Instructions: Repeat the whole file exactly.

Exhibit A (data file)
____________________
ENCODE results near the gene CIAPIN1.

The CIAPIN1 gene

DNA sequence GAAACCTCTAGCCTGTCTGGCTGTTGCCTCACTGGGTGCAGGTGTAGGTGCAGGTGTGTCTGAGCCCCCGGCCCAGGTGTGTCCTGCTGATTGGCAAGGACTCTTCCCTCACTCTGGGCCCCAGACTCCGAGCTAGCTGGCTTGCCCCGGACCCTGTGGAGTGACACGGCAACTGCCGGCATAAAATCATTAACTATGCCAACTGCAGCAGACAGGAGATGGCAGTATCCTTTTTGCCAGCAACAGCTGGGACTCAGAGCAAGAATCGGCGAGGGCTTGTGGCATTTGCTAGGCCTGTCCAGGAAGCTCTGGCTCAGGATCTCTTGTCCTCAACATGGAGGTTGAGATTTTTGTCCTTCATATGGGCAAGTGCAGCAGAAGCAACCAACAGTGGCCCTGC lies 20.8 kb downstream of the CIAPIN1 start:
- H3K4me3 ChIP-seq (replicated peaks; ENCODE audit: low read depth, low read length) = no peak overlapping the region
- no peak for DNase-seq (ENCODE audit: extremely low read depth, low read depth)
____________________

ENCODE results near the gene CIAPIN1.

The CIAPIN1 gene

DNA sequence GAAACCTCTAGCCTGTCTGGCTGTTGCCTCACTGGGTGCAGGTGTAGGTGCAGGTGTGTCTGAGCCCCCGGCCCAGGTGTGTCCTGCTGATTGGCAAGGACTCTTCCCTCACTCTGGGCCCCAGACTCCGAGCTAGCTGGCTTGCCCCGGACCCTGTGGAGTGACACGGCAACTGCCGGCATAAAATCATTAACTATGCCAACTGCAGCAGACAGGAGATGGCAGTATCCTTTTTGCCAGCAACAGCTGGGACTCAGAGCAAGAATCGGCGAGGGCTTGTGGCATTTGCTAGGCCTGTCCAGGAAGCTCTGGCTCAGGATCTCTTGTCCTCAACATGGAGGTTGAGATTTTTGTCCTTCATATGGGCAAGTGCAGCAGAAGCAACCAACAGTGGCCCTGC lies 20.8 kb downstream of the CIAPIN1 start:
- H3K4me3 ChIP-seq (replicated peaks; ENCODE audit: low read depth, low read length) = no peak overlapping the region
- no peak for DNase-seq (ENCODE audit: extremely low read depth, low read depth)